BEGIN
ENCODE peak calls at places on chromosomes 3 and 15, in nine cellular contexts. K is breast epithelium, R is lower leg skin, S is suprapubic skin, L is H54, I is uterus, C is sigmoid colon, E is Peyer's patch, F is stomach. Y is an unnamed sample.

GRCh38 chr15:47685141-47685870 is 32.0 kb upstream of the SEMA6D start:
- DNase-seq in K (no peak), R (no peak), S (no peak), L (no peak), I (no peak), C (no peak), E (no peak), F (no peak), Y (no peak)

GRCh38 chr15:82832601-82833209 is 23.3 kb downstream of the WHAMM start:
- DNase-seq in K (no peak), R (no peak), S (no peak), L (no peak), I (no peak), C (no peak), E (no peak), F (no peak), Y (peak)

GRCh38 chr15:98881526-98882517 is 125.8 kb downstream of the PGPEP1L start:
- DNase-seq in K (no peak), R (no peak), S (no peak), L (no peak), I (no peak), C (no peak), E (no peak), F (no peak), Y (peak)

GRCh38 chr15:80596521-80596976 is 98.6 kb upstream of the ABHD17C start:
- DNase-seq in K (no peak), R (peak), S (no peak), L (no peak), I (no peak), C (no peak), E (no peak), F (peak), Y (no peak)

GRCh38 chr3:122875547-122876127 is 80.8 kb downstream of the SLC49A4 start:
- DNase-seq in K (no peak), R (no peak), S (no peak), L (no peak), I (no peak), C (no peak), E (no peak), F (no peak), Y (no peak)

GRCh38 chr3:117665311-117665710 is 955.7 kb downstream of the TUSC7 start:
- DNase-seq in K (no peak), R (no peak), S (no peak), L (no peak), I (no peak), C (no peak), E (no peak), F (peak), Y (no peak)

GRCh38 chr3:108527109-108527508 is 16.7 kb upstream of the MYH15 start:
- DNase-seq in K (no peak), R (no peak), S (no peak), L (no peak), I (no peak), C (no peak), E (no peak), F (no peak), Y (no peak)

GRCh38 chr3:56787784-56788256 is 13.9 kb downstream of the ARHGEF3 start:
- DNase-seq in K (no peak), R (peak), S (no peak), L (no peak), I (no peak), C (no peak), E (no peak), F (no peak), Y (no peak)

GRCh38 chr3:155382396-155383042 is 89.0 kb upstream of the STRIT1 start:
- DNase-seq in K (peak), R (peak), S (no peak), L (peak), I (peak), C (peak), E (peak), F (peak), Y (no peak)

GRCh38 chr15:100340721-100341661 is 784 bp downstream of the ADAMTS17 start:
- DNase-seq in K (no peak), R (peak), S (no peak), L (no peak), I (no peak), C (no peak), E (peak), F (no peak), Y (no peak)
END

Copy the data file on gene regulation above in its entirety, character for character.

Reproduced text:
ENCODE peak calls at places on chromosomes 3 and 15, in nine cellular contexts. K is breast epithelium, R is lower leg skin, S is suprapubic skin, L is H54, I is uterus, C is sigmoid colon, E is Peyer's patch, F is stomach. Y is an unnamed sample.

GRCh38 chr15:47685141-47685870 is 32.0 kb upstream of the SEMA6D start:
- DNase-seq in K (no peak), R (no peak), S (no peak), L (no peak), I (no peak), C (no peak), E (no peak), F (no peak), Y (no peak)

GRCh38 chr15:82832601-82833209 is 23.3 kb downstream of the WHAMM start:
- DNase-seq in K (no peak), R (no peak), S (no peak), L (no peak), I (no peak), C (no peak), E (no peak), F (no peak), Y (peak)

GRCh38 chr15:98881526-98882517 is 125.8 kb downstream of the PGPEP1L start:
- DNase-seq in K (no peak), R (no peak), S (no peak), L (no peak), I (no peak), C (no peak), E (no peak), F (no peak), Y (peak)

GRCh38 chr15:80596521-80596976 is 98.6 kb upstream of the ABHD17C start:
- DNase-seq in K (no peak), R (peak), S (no peak), L (no peak), I (no peak), C (no peak), E (no peak), F (peak), Y (no peak)

GRCh38 chr3:122875547-122876127 is 80.8 kb downstream of the SLC49A4 start:
- DNase-seq in K (no peak), R (no peak), S (no peak), L (no peak), I (no peak), C (no peak), E (no peak), F (no peak), Y (no peak)

GRCh38 chr3:117665311-117665710 is 955.7 kb downstream of the TUSC7 start:
- DNase-seq in K (no peak), R (no peak), S (no peak), L (no peak), I (no peak), C (no peak), E (no peak), F (peak), Y (no peak)

GRCh38 chr3:108527109-108527508 is 16.7 kb upstream of the MYH15 start:
- DNase-seq in K (no peak), R (no peak), S (no peak), L (no peak), I (no peak), C (no peak), E (no peak), F (no peak), Y (no peak)

GRCh38 chr3:56787784-56788256 is 13.9 kb downstream of the ARHGEF3 start:
- DNase-seq in K (no peak), R (peak), S (no peak), L (no peak), I (no peak), C (no peak), E (no peak), F (no peak), Y (no peak)

GRCh38 chr3:155382396-155383042 is 89.0 kb upstream of the STRIT1 start:
- DNase-seq in K (peak), R (peak), S (no peak), L (peak), I (peak), C (peak), E (peak), F (peak), Y (no peak)

GRCh38 chr15:100340721-100341661 is 784 bp downstream of the ADAMTS17 start:
- DNase-seq in K (no peak), R (peak), S (no peak), L (no peak), I (no peak), C (no peak), E (peak), F (no peak), Y (no peak)